Why should sailors care? The reason Krakatoa shows on the graph as a “spike” that falls back down is because the ocean historically acted as a buffer, absorbing CO2 and keeping the atmospheric composition relatively steady. But now the oceans’ ability to buffer is maxed out, contributing to warmer, more acidic ocean chemistry which is killing coral reefs and changing weather patterns. There is a lot more to the story but maybe this helps.

The Publisher

Nov 27, 2012, 12:32 PM

Post #4 of 5 (12076 views)
Re: [The Publisher] Climate change - rising sea level [In reply to] Log-In to Post/Reply

From Kay Kilpatrick:
In response to Michael Craddock query and the editorial in the NY Times:

In the interest of advance full disclosure, I admit I am indeed a card carrying scientist who studies global sea surface temperature for a living --and therefore on the dole and can't be trusted ---I pause to put on armor and my life jacket.

It is a good thing that we are all sailors; if the climate dialogue continues to be perpetually distracted by the question "Is climate change human induced?" rather than how are we going to deal with the consequences, our sailing skills will be in high demand in a future Water World.

As the original editorial piece in the New York Times stated: "There are two basic ways to protect ourselves from sea level rise: reduce it by cutting pollution, or prepare for it by defense and retreat. To do the job, we must do both. We have lost our chance for complete prevention; and preparation alone, without slowing emissions, would — sooner or later — turn our coastal cities into so many Atlantises."

Having just suffered through an election year in the US, we are all too familiar with the sound bite spin in regard to communicating important ideas by political parties. Unfortunately the same polarizing dialogue often hinders the climate discussion.

For the equivalent of the Politico fact checker on climate change Skeptical Science( and Real Climate ( are credible sources of additional information and often provide a more complete dialogue to a climate sound bite.

In response to Michael Craddock's question "what is the truth". Yes, it is a fact that volcanoes can emit enormous amount of CO2 for brief periods of time, but on an annual bases they typically represent less than 1% of human induced emissions. Here is a response reference from the climate science community to the proposition that global warming is due to volcanoes and not humans:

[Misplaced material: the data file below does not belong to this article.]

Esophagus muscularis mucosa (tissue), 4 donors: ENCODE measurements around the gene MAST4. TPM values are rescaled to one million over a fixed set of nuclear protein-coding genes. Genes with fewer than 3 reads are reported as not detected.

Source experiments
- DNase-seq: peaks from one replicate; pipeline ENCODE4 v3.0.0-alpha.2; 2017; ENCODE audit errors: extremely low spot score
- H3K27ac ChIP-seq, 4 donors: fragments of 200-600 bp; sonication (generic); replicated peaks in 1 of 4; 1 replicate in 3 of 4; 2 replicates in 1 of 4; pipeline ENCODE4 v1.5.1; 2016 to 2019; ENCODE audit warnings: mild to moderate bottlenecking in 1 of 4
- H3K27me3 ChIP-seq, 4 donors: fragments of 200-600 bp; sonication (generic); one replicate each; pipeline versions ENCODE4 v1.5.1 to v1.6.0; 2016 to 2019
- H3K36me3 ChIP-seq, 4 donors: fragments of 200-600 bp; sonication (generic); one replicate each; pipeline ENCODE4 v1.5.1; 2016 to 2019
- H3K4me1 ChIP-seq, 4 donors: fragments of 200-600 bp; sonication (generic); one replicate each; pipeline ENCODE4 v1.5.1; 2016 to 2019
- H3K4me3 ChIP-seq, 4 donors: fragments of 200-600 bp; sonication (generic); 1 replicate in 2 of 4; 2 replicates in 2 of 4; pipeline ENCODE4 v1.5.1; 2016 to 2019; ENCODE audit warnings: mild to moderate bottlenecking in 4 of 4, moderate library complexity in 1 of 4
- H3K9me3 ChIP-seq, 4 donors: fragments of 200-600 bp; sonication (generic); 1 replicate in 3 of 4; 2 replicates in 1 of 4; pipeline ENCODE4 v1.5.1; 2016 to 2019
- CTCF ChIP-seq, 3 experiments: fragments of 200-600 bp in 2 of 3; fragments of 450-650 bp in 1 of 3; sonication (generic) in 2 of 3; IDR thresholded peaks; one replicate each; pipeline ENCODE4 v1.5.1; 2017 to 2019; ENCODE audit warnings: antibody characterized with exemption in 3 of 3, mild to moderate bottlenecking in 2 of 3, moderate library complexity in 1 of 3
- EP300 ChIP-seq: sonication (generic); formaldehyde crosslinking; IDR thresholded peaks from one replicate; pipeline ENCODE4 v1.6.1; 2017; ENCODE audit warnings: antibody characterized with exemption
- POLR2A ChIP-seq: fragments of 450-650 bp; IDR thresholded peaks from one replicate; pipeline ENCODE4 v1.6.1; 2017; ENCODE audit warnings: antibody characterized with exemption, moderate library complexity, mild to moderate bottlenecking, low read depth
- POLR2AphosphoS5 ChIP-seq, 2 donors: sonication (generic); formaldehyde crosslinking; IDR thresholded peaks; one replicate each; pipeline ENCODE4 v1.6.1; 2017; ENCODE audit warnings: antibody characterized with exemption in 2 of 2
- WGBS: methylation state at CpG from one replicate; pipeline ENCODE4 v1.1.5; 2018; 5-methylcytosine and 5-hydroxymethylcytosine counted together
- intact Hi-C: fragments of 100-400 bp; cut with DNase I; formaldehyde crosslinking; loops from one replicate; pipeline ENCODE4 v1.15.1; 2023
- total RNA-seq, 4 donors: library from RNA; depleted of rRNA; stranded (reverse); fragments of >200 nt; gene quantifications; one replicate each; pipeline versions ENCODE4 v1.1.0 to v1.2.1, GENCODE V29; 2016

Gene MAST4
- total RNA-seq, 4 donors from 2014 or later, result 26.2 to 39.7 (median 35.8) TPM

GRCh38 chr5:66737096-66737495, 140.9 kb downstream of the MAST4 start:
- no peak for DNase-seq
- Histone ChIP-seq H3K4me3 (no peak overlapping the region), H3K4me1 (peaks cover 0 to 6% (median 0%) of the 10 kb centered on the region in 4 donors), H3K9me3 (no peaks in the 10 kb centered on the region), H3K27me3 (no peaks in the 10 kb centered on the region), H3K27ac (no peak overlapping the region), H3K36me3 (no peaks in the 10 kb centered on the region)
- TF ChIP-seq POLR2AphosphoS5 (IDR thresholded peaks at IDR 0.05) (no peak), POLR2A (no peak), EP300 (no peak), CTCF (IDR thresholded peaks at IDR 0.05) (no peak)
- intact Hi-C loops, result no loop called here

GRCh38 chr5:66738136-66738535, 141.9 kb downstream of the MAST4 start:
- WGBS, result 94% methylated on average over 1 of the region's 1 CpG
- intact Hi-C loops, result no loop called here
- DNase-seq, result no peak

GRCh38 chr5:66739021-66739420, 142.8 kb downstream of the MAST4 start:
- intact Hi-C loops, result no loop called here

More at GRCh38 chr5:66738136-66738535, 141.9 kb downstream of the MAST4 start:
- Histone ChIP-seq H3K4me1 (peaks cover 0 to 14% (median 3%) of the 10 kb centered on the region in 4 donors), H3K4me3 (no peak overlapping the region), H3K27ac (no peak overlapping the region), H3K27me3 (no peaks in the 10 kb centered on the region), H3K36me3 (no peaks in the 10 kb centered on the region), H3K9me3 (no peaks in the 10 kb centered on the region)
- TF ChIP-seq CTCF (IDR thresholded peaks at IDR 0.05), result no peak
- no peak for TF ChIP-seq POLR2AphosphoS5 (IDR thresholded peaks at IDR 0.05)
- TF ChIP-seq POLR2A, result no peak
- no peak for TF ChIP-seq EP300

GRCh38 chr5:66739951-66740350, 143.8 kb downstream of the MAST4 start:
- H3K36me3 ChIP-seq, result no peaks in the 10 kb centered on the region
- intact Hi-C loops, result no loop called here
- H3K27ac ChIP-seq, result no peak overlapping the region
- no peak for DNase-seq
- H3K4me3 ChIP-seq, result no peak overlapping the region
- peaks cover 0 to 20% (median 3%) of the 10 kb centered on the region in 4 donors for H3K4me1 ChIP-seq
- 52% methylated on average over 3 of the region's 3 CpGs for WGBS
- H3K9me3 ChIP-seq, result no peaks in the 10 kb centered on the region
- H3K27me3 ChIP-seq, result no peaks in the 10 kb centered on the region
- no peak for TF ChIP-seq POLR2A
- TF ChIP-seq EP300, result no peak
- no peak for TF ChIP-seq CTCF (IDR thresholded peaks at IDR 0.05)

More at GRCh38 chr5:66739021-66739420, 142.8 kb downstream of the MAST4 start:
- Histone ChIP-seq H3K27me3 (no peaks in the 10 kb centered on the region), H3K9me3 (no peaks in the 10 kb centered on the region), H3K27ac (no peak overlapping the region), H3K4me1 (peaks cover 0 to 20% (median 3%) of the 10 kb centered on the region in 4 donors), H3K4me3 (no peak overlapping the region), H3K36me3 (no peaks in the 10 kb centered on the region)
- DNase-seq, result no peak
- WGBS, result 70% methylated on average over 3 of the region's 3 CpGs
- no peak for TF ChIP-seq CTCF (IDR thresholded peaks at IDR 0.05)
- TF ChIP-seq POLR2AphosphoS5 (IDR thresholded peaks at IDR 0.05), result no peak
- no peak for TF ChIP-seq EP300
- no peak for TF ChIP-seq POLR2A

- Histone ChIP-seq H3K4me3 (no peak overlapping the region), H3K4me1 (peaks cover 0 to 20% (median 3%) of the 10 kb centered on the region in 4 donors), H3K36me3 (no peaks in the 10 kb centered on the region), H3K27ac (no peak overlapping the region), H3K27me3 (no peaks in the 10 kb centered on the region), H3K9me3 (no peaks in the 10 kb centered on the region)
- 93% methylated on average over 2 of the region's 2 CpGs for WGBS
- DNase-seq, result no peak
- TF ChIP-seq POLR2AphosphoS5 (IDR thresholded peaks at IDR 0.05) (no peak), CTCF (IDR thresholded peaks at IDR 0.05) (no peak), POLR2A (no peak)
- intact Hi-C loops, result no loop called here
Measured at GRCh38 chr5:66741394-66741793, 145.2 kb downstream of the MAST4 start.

"Anthropogenic (sic human induced) CO2 emissions—responsible for a projected 35 gigatons of CO2 in 2010 [Friedlingstein et al., 2010]—clearly dwarf all estimates of the annual present-day global volcanic CO2 emission rate. Indeed, volcanoes emit significantly less CO2 than land use changes (3.4 gigatons per year), light-duty vehicles (3.0 gigatons per year, mainly cars and pickup trucks), or cement production (1.4 gigatons per year). Instead, volcanic CO2 emissions are comparable in the human realm to the global CO2 emissions from flaring of waste gases (0.20 gigaton per year) or to the CO2 emissions of about 2 dozen full-capacity 1000-megawatt coal-fired power stations (0.22 gigaton per year), the latter of which constitute about 2% of the world’s coal-fired electricity-generating capacity." download full AGU editorial article Gerlach, T. (2011), Volcanic versus anthropogenic carbon dioxide, Eos Trans. AGU, 92(24), 201–202, doi:10.1029/2011EO240001. [Full Article (pdf)]

The Publisher

Nov 27, 2012, 12:36 PM

Post #5 of 5 (12074 views)
Re: [The Publisher] Climate change - rising sea level [In reply to] Log-In to Post/Reply

From Andrew Troup:
Regarding Michael Craddock query in Scuttlebutt 3726 concerning the impact that volcanic eruptions have contributed to the Global Warming theory, volcanoes indeed do emit prodigious quantities of CO2, but averaged over time it's still only about 1/100 of what human activities emit.

Moreover they've always done so, so even if their emissions were comparable to ours, they are not contributing to the steady increase in CO2 levels which nobody denies.

This increase does, on the other hand, correspond closely with increasing human emissions, and carbon isotope fingerprints validate this linkage unambiguously. Finally, because of the particulates which volcanoes also emit, blocking incoming solar energy, their net warming effect is questionable.

This link explains the information concerning the earth's natural carbon dioxide emissions: